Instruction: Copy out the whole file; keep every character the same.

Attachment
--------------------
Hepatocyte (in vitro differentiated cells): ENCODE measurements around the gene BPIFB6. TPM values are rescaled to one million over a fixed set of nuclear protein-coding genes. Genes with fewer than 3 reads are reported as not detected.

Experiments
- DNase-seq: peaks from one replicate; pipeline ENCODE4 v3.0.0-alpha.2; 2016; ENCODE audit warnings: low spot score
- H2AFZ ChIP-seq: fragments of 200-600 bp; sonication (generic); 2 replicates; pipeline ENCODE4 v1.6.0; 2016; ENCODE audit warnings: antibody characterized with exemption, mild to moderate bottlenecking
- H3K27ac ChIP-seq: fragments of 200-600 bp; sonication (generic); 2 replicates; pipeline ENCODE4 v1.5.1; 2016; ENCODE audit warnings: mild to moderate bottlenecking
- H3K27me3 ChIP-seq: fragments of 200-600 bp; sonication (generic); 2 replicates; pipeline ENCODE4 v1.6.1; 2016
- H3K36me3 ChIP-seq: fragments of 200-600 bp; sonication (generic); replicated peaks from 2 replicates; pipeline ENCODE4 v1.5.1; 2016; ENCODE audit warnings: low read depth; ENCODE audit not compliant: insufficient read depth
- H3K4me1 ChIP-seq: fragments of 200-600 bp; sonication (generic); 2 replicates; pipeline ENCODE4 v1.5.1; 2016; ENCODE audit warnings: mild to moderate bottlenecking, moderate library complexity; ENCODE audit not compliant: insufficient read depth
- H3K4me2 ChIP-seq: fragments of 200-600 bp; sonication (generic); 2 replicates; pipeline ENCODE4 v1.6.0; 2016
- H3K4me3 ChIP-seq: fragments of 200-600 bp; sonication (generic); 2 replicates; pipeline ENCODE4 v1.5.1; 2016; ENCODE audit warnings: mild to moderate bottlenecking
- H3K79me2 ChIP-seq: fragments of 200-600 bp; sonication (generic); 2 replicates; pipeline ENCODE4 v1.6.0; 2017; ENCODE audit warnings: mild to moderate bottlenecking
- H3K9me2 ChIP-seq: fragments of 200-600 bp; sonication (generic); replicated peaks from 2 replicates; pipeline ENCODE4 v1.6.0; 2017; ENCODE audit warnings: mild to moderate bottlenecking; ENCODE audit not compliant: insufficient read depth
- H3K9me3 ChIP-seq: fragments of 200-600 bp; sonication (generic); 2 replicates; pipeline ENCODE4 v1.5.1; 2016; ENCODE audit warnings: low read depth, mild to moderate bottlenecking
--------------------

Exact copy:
Hepatocyte (in vitro differentiated cells): ENCODE measurements around the gene BPIFB6. TPM values are rescaled to one million over a fixed set of nuclear protein-coding genes. Genes with fewer than 3 reads are reported as not detected.

Experiments
- DNase-seq: peaks from one replicate; pipeline ENCODE4 v3.0.0-alpha.2; 2016; ENCODE audit warnings: low spot score
- H2AFZ ChIP-seq: fragments of 200-600 bp; sonication (generic); 2 replicates; pipeline ENCODE4 v1.6.0; 2016; ENCODE audit warnings: antibody characterized with exemption, mild to moderate bottlenecking
- H3K27ac ChIP-seq: fragments of 200-600 bp; sonication (generic); 2 replicates; pipeline ENCODE4 v1.5.1; 2016; ENCODE audit warnings: mild to moderate bottlenecking
- H3K27me3 ChIP-seq: fragments of 200-600 bp; sonication (generic); 2 replicates; pipeline ENCODE4 v1.6.1; 2016
- H3K36me3 ChIP-seq: fragments of 200-600 bp; sonication (generic); replicated peaks from 2 replicates; pipeline ENCODE4 v1.5.1; 2016; ENCODE audit warnings: low read depth; ENCODE audit not compliant: insufficient read depth
- H3K4me1 ChIP-seq: fragments of 200-600 bp; sonication (generic); 2 replicates; pipeline ENCODE4 v1.5.1; 2016; ENCODE audit warnings: mild to moderate bottlenecking, moderate library complexity; ENCODE audit not compliant: insufficient read depth
- H3K4me2 ChIP-seq: fragments of 200-600 bp; sonication (generic); 2 replicates; pipeline ENCODE4 v1.6.0; 2016
- H3K4me3 ChIP-seq: fragments of 200-600 bp; sonication (generic); 2 replicates; pipeline ENCODE4 v1.5.1; 2016; ENCODE audit warnings: mild to moderate bottlenecking
- H3K79me2 ChIP-seq: fragments of 200-600 bp; sonication (generic); 2 replicates; pipeline ENCODE4 v1.6.0; 2017; ENCODE audit warnings: mild to moderate bottlenecking
- H3K9me2 ChIP-seq: fragments of 200-600 bp; sonication (generic); replicated peaks from 2 replicates; pipeline ENCODE4 v1.6.0; 2017; ENCODE audit warnings: mild to moderate bottlenecking; ENCODE audit not compliant: insufficient read depth
- H3K9me3 ChIP-seq: fragments of 200-600 bp; sonication (generic); 2 replicates; pipeline ENCODE4 v1.5.1; 2016; ENCODE audit warnings: low read depth, mild to moderate bottlenecking